Monolith 7D4

The following WAV file is available for download:

MD5: 63D7A2288BEDFFA69C48CBC23BAC0906
SHA1: F9DEA1CFB0D99110C4553724FDF92B3594E00C6F

"7D4" is my original musical work. How original? Not only did I select each note by hand, but I also wrote the software that played the notes themselves. So, the song combines a unique score with a unique sound-generation process. The result is a piece that can be called my creation without any debate, and no one else can possibly claim rights to 7D4.

Why all of the fuss about originality? These points are important, since the 7D4 WAV is used as a Basis file with the Monolith system. Mono files generated using 7D4 as a Basis file are as unique as 7D4 itself. For someone to claim copyright over these generated Mono files, they would also have to claim copyright over 7D4.

I have placed 7D4, along with its WAV representation and its source .note file, in the public domain. Thus, 7D4 represents truly open-source music, since it is possible to modify the .note file and create derivative audio works.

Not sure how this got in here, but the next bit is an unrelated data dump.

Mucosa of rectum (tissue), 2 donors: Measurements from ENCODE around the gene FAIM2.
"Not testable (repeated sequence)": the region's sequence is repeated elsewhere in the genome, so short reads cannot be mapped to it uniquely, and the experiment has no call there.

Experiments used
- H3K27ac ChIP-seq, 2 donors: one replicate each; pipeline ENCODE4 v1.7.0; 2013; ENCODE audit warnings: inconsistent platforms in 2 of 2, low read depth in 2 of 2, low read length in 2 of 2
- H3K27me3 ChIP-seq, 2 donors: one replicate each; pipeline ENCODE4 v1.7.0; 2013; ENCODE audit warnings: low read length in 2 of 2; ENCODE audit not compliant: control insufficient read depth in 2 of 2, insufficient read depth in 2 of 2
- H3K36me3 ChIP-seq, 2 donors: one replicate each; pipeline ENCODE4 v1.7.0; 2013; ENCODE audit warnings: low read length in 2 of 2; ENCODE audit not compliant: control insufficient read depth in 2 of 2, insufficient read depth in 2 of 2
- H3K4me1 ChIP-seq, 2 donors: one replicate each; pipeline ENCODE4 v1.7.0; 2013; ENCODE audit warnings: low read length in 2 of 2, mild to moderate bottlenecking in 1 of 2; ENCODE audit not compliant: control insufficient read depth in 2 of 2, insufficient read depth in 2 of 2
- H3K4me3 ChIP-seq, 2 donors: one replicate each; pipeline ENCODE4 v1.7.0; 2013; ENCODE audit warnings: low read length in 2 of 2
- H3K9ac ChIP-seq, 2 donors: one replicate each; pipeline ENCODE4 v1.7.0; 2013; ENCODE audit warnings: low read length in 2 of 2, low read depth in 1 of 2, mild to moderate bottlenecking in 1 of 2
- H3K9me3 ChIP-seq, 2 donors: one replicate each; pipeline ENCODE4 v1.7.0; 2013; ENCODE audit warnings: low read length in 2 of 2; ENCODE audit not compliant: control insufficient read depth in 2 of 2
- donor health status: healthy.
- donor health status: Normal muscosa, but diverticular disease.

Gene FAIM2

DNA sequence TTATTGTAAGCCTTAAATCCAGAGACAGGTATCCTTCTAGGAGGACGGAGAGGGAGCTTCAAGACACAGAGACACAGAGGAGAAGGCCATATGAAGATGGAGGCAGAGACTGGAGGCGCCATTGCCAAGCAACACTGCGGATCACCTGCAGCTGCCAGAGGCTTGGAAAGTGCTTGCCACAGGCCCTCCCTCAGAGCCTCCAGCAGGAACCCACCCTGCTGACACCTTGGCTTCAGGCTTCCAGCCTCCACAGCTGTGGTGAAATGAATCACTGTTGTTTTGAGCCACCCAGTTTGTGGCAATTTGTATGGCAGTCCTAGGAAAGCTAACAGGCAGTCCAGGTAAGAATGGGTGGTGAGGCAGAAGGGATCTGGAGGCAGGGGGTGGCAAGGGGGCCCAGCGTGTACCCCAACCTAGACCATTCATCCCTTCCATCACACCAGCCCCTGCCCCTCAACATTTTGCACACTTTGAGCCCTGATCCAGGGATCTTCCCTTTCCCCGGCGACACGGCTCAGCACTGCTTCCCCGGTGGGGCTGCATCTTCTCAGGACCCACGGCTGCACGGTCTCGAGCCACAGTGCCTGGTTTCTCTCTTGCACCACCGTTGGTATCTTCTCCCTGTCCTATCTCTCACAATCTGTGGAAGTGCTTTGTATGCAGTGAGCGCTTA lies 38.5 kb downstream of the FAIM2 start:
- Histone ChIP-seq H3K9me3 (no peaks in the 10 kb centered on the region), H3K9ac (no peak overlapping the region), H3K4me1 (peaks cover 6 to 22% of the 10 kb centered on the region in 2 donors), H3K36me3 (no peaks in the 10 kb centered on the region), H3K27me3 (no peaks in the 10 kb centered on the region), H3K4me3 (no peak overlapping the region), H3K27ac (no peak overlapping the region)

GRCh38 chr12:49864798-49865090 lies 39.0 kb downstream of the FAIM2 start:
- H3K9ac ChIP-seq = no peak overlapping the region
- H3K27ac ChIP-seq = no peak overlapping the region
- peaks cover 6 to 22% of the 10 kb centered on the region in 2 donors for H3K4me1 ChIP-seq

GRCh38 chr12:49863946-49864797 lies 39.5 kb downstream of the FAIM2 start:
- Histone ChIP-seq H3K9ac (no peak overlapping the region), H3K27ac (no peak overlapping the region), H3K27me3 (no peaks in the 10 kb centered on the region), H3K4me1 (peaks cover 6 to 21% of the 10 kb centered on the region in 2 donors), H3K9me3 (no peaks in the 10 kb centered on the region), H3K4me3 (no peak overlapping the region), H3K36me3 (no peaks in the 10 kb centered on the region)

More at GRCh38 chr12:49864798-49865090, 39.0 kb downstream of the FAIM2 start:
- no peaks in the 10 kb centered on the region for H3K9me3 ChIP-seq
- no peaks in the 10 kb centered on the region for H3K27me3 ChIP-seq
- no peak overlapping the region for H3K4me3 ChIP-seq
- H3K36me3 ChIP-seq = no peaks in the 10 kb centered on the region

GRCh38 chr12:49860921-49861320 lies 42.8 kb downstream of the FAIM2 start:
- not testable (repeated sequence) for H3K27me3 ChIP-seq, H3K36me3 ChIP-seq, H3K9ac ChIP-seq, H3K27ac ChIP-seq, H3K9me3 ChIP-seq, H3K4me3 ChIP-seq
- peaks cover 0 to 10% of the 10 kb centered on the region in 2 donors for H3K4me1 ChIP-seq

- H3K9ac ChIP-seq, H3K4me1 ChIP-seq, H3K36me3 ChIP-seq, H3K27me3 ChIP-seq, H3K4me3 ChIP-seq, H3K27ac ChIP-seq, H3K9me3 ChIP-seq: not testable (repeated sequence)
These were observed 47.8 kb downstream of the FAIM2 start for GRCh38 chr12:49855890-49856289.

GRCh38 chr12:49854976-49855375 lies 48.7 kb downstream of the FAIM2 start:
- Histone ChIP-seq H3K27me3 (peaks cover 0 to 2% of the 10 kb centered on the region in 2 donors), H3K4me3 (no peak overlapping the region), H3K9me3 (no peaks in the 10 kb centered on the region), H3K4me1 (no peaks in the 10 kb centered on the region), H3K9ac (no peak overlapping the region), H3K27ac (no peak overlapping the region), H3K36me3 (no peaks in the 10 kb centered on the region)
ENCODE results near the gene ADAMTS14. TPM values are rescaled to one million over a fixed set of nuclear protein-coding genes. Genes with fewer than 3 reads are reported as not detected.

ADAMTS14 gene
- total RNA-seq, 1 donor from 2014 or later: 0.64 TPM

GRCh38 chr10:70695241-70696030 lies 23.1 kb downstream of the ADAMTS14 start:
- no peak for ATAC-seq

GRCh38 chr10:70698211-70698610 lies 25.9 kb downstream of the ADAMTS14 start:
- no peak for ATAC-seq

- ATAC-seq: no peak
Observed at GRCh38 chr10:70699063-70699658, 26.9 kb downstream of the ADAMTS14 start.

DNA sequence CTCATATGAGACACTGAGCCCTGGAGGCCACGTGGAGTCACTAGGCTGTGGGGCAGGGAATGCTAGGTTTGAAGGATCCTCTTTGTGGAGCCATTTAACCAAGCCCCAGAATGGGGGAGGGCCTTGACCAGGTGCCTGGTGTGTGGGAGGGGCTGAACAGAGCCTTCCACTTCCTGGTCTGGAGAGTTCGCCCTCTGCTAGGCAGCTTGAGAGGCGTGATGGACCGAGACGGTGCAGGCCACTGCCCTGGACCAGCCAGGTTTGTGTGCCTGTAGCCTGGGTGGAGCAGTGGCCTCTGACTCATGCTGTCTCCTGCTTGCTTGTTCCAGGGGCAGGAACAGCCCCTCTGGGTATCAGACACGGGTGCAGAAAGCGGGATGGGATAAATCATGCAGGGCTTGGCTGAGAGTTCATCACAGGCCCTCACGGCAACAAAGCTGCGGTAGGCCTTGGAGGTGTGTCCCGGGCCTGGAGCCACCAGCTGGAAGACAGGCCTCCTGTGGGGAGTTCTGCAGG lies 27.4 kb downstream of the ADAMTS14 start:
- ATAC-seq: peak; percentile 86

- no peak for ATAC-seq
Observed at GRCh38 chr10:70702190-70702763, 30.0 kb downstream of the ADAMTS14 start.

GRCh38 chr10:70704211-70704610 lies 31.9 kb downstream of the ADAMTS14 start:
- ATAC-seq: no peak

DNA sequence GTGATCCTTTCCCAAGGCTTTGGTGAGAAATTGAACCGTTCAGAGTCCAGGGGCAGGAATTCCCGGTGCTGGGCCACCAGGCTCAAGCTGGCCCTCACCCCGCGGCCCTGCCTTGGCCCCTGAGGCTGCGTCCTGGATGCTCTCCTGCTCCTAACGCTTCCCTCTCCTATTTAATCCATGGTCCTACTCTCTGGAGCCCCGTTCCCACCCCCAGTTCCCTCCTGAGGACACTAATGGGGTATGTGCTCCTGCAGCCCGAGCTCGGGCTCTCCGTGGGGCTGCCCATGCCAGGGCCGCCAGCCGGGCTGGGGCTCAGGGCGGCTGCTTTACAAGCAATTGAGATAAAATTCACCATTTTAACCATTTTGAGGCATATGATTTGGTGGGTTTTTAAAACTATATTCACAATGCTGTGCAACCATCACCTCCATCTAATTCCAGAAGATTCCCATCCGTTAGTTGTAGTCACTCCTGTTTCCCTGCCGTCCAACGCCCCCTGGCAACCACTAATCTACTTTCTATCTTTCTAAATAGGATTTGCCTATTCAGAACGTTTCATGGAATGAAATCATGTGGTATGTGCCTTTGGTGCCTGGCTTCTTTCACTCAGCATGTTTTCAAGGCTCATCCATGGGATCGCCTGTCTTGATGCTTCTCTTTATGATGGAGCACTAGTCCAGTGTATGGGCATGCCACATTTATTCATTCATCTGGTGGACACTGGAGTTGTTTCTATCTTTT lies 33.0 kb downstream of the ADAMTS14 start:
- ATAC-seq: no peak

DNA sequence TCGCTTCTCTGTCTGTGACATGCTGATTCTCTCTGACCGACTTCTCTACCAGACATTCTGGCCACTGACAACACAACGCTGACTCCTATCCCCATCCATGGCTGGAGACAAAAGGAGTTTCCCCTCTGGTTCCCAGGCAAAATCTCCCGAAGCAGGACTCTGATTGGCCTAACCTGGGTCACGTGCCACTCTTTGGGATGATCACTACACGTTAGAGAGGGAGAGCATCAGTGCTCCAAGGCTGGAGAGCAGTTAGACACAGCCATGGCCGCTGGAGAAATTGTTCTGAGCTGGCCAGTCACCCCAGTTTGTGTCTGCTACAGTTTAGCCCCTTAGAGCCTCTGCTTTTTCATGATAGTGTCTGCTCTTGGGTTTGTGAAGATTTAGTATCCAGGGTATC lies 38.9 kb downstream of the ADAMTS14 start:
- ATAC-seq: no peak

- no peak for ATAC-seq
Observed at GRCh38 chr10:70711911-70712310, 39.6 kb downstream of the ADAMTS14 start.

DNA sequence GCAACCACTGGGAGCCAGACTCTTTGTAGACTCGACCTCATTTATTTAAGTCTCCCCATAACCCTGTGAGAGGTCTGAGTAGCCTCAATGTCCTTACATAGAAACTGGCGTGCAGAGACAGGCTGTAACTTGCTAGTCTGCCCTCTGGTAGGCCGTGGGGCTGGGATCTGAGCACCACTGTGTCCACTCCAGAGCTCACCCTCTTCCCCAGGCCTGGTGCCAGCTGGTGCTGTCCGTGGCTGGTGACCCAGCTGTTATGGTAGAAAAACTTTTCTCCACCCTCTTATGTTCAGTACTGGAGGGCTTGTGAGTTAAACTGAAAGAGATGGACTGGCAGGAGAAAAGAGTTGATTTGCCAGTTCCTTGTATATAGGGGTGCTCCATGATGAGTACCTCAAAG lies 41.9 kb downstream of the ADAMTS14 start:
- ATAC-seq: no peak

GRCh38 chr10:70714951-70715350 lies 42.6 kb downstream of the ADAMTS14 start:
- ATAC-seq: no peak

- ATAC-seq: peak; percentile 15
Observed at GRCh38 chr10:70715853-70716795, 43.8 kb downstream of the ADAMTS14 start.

Public Domain Dedication

Creation Process

The audio was generated with the Monolith noteGenerator program. You can download this program for your platform below (it must be run from the command line on all platforms):
Version 0.1 released on May 25, 2004 (change log)
DownloadGNU/Linux Intel X86version 0.1
DownloadGNU/Linux PPCversion 0.1
DownloadMac OS X 10.2 (Jaguar)version 0.1
DownloadWindows 95/98/NT/2000/XPversion 0.1
DownloadUnix Source (part of Monolith source package)version 0.1
Monolith's noteGenerator is free software (released under the GNU GPL)

The following file was used as input to the noteGenerator program:

The first line in this file contains the total song time in milliseconds. Each subsequent line represents a note in the following format:
start_time duration frequency loudness

Here is an example note line:
3000 7000 200 0.25

This note would start at the 3000 millisecond point, play for 7000 milliseconds, have a frequency of 200 Hz, and have a loudness of 25%. All notes decay linearly over their duration, starting at their loudness level and eventually reaching a loudness level of zero. The maximum loudness for any note is 1.0. After all notes are generated and mixed, the loudness of entire song is normalized (in other words, the loudness of all samples in the song is adjusted so that the loudest sample has a loudness of 1.0). The generated audio is saved as an AIFF file.

Jason Rohrer
May 25, 2004